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Saving Agnes Paperback – 7 Feb 2013


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Product details

  • Paperback: 224 pages
  • Publisher: Faber & Faber (7 Feb. 2013)
  • Language: Unknown
  • ISBN-10: 057127210X
  • ISBN-13: 978-0571272105
  • Product Dimensions: 12.6 x 1.4 x 19.8 cm
  • Average Customer Review: 3.7 out of 5 stars  See all reviews (6 customer reviews)
  • Amazon Bestsellers Rank: 755,105 in Books (See Top 100 in Books)

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Review

"Smart, subtle, stylish, and witty."—"The Boston Herald Sunday" "A novel so much more than just clever and sharp that it might be said to be wise . . . Cusk has heart and depth in abundance, and "Saving Agnes" showcases both."—Abby Frucht, "The Village Voice" "Quirky but appealing characters and wry social commentary. . . Exquisite and sometimes diabolical."—Publishers Weekly --This text refers to an out of print or unavailable edition of this title.

Book Description

Rachel Cusk's Whitbread-winning debut Saving Agnes is a funny, knowing tale of middle-class, middle-twenties angst.

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Most Helpful Customer Reviews

1 of 1 people found the following review helpful By Susie B TOP 100 REVIEWER on 8 Jan. 2014
Format: Paperback
Winner of the Whitbread First Novel Award in 1993, Rachel Cusk's debut novel focuses on heroine, Agnes Day, who lives in North London with friends from her university days at Oxford, Merlin and Nina. Agnes works as an assistant editor for a small publishing house on 'Diplomat's Week' magazine, a job she dislikes and finds dull. With a failed romance behind her and an unsatisfactory 'on-off' relationship with her present lover, Agnes continues to look for love, but her naivety and lack of understanding of the world and its workings, and her suspicion that everyone else holds the secret to real life, causes her to become disillusioned and dislocated from what is going on around her. Hating the ordinariness of her life, but unsure of how to go about changing it, Agnes determines to put on a brave face and to pass herself off as a success, but when disconcerting scenes from her childhood and her failed love affair keep returning to haunt her, Agnes finds true life becomes too much for her to cope with.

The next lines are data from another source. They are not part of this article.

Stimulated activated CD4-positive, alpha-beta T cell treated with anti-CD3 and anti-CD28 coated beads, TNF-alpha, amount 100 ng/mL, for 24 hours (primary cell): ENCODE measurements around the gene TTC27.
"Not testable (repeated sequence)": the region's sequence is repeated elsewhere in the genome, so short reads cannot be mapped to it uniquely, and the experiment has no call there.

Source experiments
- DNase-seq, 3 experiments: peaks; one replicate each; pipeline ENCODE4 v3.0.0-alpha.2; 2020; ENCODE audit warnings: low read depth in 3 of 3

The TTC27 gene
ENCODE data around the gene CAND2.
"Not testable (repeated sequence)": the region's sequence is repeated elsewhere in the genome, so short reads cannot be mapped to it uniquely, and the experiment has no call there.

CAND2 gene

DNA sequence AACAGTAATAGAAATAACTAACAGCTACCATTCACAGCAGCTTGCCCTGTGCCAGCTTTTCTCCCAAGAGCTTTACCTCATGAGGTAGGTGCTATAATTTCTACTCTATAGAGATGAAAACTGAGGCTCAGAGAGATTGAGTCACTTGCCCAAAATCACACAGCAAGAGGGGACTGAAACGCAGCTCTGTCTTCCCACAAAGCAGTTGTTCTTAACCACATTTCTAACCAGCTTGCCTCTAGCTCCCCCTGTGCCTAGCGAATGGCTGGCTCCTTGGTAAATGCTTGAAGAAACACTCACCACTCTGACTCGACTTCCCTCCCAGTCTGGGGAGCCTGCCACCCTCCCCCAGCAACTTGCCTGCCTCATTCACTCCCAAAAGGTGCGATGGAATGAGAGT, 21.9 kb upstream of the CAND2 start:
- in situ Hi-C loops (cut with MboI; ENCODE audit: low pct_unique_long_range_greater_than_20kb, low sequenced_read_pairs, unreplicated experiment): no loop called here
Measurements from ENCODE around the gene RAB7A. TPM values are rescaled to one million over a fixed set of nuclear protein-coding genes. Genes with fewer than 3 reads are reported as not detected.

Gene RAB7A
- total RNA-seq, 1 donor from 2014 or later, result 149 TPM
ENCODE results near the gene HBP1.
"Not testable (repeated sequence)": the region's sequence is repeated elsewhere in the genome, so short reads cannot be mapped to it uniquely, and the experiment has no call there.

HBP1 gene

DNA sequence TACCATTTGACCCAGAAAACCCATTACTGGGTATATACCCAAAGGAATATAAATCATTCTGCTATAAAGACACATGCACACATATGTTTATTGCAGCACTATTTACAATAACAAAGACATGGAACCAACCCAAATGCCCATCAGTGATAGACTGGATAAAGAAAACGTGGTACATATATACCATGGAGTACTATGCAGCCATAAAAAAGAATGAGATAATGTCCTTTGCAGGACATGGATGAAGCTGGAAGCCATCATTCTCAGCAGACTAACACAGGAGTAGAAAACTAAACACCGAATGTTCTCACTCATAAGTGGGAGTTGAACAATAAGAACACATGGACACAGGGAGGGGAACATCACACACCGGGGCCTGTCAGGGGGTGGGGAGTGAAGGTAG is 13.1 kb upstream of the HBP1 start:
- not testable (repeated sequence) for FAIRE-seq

In this debut novel, which is stylish and eloquently written, Rachel Cusk convincingly portrays Agnes's situation and deftly draws the reader into her heroine's complex life. I do have to say, however, that although I sympathized with Agnes and her problems (is she suffering from clinical depression, an obsessive disorder or extreme anxiety?) I did find myself becoming a little frustrated with her at times and rather saddened by her passivity and lack of self-worth (I would like to explain further but do not want to reveal spoilers).
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1 of 1 people found the following review helpful By Bizgen on 4 Feb. 2012
Format: Paperback
This book arrived at my door, on it's way to a bookshelf I maintain for a charity. I wasn't sure whether it was my sort of thing, and idly read through a few pages. Then a few more, and then I was hooked.

The main character is a mixed-up and rather naive young woman (worthy of Anita Brookner and Anne Tyler)and it is the desire to see if life ever turns out well for her that kept me going. We follow her as she tries to be like other girls of her age, but she finds it impossible to experience and enjoy life in the same way that they apparently do. One suspects that she is just too intelligent on one level and too unworldly on another, to ever really understand what makes the majority of young women 'tick'. Even her ability to interact with her mother and her brother on her rare visits home, seem doomed to failure.

The writing was good and the character of Agnes was well-drawn and I shall be looking out for more by this author. I am not surprised it won a Whitbread first Novel award when it first came out. Amazon, get them on Kindle!
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12 of 14 people found the following review helpful By A Customer on 29 Oct. 1999
Format: Paperback
Saving Agnes puts you into the head of a lonesome young Englishwoman. She walks the streets of London in a daze, passively accepting whatever life hands her, both personally and professionally. My reaction to her musings on her life were much the same as I had to "Of Human Bondage": snap out of it! Fortunately, this heroine manages it in far fewer pages, and I found the ending fairly satisfying. It's not as good as the more recent "The Country Life," by any means, but I think that's a good sign. Rachel Cusk is headed in the right direction.
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